Mortgage application volume increased last week, bouncing back slightly from the prior holiday shortened period. The Mortgage Bankers Association (MBA) said its Market Composite Index, a measure of volume, gained 5.1 percent on a seasonally adjusted basis during the week ended July 10 and was 16 percent higher before adjustment. The volume during the week ended July 3 was adjusted to account for the Independence Day holiday.

The Refinance Index increased 12 percent from the previous week and was 107 percent higher than the same week one year ago. The refinance share of mortgage activity increased to 64.2 percent of total applications from 60.1 percent the previous week. The seasonally adjusted Purchase Index declined by 6 percent but was 5 percent higher unadjusted than during the prior week and 16 percent higher than the same week in 2019.

"Mortgage rates continued their downward trend, with the 30-year fixed rate falling 7 basis points to 3.19 percent - another record low in MBA's survey and 63 basis points lower than the recent high in late March," Joel Kan, MBA's Associate Vice President of Economic and Industry Forecasting said. "The drop in rates led to a jump in refinance activity to the highest level in a month, with refinance loan balances also climbing to a high last seen in March.  Purchase applications fell over the week but remained 15 percent higher than a year ago - the eighth consecutive week of year-over-year increases. Purchase activity remains relatively strong, despite the continued economic uncertainty and high unemployment caused by the ongoing pandemic." 

Applications for FHA loans accounted for 11.1 percent of the total, up from 10.9 percent the previous week and the VA share rose to 11.0 percent from 10.4 percent. The USDA share of total applications dipped to 0.6 percent from 0.7 percent. The average loan size was $330,600, $500 larger than the previous week. Purchase loans averaged $357,000, down from $365,700.

Contract interest rates moved lower or were effectively unchanged across all loan types. Effective rates declined across the board.

The average contract interest rate for 30-year fixed-rate mortgages (FRM) with loan balances at or below the conforming limit of $510,400 decreased to 3.19 percent from 3.26 percent. Points ticked down to 0.33 from 0.35.

The rate for jumbo 30-year FRM, loans with balances exceeding the conforming limit, was 3.53 percent with 0.29 point. The previous week the rate was 3.52 percent with 0.36 point.  

The contract rate for 30-year FRM backed by the FHA decreased to 3.24 percent with 0.29 point from 3.31 percent with 0.24 point.  

Fifteen-year FRM had an average rate of 2.70 percent, down 7 basis points. Points were unchanged at 0.32.

The interest rate for adjustable rate mortgages (ARMS) averaged 3.0 percent, up from 2.98 percent the prior week, but points decreased 8 basis points to 0.02. The share of applications for those loans dropped to 3.0 percent from 3.4 percent.

MBA's Weekly Mortgage Applications Survey been conducted since 1990 and covers over 75 percent of all U.S. retail residential applications Respondents include mortgage bankers, commercial banks, and thrifts. Base period and value for all indexes is March 16, 1990=100 and interest rate information is based on loans with an 80 percent loan-to-value ratio and points that include the origination fee.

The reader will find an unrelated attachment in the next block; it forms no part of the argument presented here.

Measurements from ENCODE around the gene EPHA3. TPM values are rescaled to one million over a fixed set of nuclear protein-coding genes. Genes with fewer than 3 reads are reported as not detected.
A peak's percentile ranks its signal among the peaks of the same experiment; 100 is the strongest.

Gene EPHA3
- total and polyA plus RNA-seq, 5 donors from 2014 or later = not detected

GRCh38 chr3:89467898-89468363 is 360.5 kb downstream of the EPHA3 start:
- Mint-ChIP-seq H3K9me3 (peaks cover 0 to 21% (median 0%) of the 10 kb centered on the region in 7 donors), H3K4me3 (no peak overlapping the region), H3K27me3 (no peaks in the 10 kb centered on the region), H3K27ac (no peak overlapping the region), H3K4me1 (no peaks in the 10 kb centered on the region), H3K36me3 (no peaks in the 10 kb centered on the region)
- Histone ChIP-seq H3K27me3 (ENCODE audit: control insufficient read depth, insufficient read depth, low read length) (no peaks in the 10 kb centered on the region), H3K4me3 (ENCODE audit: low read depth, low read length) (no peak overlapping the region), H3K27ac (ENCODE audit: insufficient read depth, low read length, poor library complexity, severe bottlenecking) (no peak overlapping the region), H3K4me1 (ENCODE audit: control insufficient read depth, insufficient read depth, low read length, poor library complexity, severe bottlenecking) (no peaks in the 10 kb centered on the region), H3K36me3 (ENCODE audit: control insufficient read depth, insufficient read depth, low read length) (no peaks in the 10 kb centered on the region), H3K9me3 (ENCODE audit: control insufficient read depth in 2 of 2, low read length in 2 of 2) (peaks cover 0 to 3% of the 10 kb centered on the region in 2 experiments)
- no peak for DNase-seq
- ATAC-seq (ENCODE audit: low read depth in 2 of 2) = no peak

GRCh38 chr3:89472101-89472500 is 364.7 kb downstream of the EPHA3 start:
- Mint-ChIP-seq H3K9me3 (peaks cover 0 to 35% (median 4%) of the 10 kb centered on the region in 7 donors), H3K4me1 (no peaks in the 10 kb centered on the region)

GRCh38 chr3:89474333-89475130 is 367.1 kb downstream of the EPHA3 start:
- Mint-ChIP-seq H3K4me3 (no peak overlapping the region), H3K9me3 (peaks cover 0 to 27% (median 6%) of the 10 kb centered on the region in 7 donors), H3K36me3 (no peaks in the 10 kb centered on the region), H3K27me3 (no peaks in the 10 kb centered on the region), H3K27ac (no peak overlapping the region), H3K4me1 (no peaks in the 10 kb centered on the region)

MBA also announced a fourth consecutive decrease in the number of loans in COVID-19 forbearance. The frequency of those loans declined by 21 basis points compared to the prior week to 8.18 percent of servicer portfolios as of July 5. MBA's latest Forbearance and Call Volume Survey data shows an estimated 4.1 million homeowners are now in forbearance plans. 

The share of Fannie Mae and Freddie Mac loans in forbearance dropped for the fifth week in a row to 6.07 percent, a 10-basis-point improvement and the forborne portion of Ginnie Mae loans decreased 116 basis points to 10.56 percent. There was, however, an 85-basis point increase in loans serviced for private-label securities (PLS) and portfolio lenders to 10.93 percent as forborne loans were bought out of Ginnie Mae pools and into bank portfolios. The percentage of loans in forbearance by depository servicers and independent mortgage bank services both declined, to 8.80 percent and 8.10 percent respectively.

"The share of loans in forbearance continues to decrease, as more workers are brought back from temporary layoffs. However, our survey reveals a notable shift in the location of many FHA and VA loans, which have been bought out of Ginnie Mae pools - predominantly by bank servicers - and moved onto bank balance sheets," said Mike Fratantoni, MBA's Senior Vice President and Chief Economist. "As a result, there was a sharp drop in the share of Ginnie Mae loans in forbearance, and an offsetting increase in the share of portfolio loans in forbearance. These buyouts enable servicers to stop advancing principal and interest payments, and to work with borrowers in the hope that they can begin paying again before they are re-securitized into Ginnie Mae pools."  

Added Fratantoni, "Forty-three percent of loans in forbearance are now in an extension following their initial forbearance term, while more than 10 percent of borrowers entered into a deferral plan to exit forbearance - down from 16 percent the week prior. For those exiting forbearance over the next several months, we expect to see many of the borrowers with GSE loans to utilize the deferral option." 

MBA's Forbearance and Call Volume Survey did note an uptick in calls to servicers. Total weekly forbearance requests as a percent of servicing portfolio volume (#) increased from 12 percent to 13 percent while weekly call center volume increased 1 percentage point to 7.8 percent. The latest survey covers the period from June 29 through July 5, 2020.